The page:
This theory can be validated in the context of the industrial revolution and Quakers.

The industrial revolution started in England in 1780. There were many factors for the success of the industrial revolution in England. Protestant religion also equally played important role in the success of the Industrial revolution. Protestant is the major sect of England.

For an astonishing number of entrepreneurs who created Britain’s Industrial revolution were members of one marginal Protestant sect: Quakers. Quakers were also called the religious society of friends. As the Industrial revolution unfolded in Britain in the 18th century, many Quakers poured their energies and talents into innovative business ventures. Like other non-conformists, they were barred from English universities and most of professions. So business was a natural outlet for their talents. They also often had ready access to advice and support and start-up resources within their community.

Quakers sought enterprises that were non-military and also useful – the ‘ innocent trades ‘.They pioneered the mass production of iron. They engaged in mining and metal production which were all central to the early industrial revolution. From the beginning, Quakers brought new standards of truth and honesty to the conduct of businesses. They put into practice the testimony to integrity and truth. People realized they could trust Quakers with their money and in the 18th century, this led to the growth of Quakers banks such as Barclay’s and Lloyd’s.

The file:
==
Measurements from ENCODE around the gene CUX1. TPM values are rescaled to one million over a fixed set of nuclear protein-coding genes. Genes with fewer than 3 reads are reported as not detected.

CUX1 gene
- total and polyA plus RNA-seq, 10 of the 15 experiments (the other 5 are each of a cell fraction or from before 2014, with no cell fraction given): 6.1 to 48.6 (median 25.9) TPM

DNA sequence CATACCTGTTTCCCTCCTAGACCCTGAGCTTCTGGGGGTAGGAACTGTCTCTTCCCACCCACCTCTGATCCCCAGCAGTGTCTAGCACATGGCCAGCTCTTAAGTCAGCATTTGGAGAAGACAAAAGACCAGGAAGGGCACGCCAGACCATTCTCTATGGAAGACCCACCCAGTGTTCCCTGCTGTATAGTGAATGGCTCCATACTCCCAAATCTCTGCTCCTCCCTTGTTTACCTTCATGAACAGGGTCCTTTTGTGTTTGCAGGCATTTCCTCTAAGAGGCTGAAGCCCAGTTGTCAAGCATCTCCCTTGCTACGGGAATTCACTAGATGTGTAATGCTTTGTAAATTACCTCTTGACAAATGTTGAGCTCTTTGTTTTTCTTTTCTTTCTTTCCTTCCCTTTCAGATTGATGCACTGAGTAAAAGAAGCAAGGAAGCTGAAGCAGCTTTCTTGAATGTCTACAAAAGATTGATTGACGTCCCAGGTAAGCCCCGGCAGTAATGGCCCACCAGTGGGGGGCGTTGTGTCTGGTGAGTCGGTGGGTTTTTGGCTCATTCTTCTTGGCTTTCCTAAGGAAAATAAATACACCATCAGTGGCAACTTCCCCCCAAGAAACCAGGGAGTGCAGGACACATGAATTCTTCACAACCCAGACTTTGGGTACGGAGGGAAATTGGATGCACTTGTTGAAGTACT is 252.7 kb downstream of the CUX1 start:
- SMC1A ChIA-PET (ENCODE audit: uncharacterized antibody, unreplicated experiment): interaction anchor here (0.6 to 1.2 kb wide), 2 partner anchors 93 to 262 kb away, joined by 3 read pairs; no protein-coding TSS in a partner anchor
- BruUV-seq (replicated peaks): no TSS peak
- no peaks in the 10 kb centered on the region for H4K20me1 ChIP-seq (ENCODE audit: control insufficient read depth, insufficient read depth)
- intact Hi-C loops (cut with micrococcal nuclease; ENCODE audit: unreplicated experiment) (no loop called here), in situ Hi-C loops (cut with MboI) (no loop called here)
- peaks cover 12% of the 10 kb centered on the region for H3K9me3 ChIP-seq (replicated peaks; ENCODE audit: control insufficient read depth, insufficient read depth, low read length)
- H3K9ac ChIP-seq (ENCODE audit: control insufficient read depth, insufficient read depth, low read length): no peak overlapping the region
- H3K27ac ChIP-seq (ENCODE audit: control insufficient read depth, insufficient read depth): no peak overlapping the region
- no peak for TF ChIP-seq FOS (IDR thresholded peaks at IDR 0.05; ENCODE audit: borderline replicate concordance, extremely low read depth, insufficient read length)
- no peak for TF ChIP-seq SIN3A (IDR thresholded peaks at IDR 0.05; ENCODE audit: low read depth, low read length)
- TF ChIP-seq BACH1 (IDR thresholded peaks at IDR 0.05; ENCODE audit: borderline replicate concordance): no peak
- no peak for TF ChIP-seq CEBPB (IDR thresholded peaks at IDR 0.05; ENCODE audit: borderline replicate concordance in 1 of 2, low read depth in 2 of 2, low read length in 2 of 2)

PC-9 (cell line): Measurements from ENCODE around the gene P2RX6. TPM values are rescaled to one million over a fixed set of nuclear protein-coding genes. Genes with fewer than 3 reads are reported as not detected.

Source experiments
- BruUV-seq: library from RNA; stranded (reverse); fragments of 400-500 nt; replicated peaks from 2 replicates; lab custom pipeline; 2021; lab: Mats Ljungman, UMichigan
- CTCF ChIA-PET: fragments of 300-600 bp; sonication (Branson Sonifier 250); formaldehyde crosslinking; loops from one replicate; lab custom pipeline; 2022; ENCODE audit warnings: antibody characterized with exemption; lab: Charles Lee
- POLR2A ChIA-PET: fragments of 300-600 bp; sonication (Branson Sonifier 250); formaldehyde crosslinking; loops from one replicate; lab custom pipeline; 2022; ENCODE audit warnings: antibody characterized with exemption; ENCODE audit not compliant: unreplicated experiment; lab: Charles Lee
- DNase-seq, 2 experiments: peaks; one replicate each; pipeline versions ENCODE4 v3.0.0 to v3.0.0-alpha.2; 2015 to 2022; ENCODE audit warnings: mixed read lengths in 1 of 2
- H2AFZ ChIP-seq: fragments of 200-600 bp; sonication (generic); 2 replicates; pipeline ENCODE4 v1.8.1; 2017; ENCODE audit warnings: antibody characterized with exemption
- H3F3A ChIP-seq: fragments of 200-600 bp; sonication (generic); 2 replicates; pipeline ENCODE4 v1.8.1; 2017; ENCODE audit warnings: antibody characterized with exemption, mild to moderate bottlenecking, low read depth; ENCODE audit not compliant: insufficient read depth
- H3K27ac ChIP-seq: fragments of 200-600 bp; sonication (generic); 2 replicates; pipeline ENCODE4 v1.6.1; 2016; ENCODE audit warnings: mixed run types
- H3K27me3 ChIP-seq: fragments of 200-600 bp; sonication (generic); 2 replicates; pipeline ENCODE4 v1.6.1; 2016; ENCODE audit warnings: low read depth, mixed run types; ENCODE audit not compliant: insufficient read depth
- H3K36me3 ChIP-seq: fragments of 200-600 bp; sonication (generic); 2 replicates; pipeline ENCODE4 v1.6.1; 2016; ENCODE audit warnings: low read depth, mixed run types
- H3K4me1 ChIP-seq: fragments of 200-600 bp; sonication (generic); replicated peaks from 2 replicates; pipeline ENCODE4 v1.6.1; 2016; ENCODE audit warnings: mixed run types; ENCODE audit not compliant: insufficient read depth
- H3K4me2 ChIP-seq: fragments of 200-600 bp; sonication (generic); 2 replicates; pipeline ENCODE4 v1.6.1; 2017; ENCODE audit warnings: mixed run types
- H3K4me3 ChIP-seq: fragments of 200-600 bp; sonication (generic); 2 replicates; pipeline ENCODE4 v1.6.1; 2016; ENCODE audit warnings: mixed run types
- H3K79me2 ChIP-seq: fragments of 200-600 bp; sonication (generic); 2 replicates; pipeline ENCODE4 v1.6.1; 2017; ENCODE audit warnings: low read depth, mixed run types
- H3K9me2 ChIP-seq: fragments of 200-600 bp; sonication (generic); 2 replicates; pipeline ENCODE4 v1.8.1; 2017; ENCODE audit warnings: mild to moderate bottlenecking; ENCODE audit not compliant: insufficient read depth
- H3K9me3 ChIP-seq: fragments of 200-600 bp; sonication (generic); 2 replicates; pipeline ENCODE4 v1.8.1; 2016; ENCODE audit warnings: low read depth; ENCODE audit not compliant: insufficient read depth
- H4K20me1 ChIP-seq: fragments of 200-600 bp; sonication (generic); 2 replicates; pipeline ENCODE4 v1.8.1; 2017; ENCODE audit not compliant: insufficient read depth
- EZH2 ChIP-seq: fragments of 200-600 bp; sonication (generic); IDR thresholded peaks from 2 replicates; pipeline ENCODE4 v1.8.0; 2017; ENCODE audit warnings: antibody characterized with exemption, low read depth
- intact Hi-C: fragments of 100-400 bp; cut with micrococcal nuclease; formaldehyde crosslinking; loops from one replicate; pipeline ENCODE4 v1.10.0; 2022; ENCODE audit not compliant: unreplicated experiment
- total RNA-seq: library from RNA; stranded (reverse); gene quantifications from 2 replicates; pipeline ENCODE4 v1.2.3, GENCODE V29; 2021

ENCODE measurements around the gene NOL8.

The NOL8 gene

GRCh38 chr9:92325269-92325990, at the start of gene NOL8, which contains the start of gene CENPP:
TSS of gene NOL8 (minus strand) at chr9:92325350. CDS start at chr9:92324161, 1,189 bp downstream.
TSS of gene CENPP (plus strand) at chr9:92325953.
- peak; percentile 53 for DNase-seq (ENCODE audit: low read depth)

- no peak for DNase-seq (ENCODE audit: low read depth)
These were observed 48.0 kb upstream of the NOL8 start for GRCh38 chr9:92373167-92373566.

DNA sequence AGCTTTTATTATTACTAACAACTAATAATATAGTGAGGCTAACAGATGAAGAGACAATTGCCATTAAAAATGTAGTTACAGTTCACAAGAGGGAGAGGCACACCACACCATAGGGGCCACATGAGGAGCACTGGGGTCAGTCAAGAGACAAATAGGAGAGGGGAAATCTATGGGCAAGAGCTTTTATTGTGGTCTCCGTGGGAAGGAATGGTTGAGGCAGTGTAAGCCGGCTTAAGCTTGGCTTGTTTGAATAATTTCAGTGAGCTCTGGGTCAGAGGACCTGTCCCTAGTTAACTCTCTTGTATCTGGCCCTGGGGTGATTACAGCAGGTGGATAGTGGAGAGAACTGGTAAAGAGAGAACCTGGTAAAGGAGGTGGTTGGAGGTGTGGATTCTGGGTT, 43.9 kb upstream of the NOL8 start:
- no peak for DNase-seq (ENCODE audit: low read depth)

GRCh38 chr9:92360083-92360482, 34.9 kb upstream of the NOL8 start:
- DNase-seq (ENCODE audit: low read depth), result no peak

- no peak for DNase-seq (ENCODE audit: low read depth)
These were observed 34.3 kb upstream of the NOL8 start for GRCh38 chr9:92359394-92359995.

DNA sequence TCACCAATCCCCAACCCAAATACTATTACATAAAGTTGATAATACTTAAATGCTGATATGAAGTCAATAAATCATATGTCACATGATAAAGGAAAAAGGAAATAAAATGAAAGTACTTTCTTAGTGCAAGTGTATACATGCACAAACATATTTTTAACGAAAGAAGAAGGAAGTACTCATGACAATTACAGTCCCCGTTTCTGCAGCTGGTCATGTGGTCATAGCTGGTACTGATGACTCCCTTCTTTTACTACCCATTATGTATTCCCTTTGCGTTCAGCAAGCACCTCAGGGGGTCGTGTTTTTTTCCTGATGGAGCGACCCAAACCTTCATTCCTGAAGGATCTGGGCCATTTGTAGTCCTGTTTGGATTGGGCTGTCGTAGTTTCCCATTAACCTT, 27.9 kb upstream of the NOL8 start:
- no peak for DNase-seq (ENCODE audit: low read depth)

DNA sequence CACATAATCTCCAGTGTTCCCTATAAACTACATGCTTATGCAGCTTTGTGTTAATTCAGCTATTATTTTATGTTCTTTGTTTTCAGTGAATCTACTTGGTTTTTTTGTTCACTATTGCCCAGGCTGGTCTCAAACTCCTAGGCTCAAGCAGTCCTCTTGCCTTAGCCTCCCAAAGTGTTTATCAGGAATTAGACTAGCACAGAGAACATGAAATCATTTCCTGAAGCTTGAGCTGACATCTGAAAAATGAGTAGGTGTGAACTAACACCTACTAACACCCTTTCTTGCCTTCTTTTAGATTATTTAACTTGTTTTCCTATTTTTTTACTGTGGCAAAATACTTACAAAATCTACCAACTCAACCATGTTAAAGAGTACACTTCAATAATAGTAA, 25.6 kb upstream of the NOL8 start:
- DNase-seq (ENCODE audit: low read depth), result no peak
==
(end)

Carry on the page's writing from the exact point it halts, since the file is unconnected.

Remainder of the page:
The Quakers and their non – conformist brethren, who at one stage comprised nearly 50% of the entrepreneurs in the country. Quakers saw their way of living as a social system for creating human capital. Economic concepts like market, and market prices sprang from fundamentally ethical considerations. Good intentions and right actions practised in communities of trust were roots of capitalism I.e the industrial revolution.

To conclude, sociologist Max Weber had given a theory of Protestant Ethics And the Spirit Of Capitalism. This theory can be validated in the context of the industrial revolution and Quakers.

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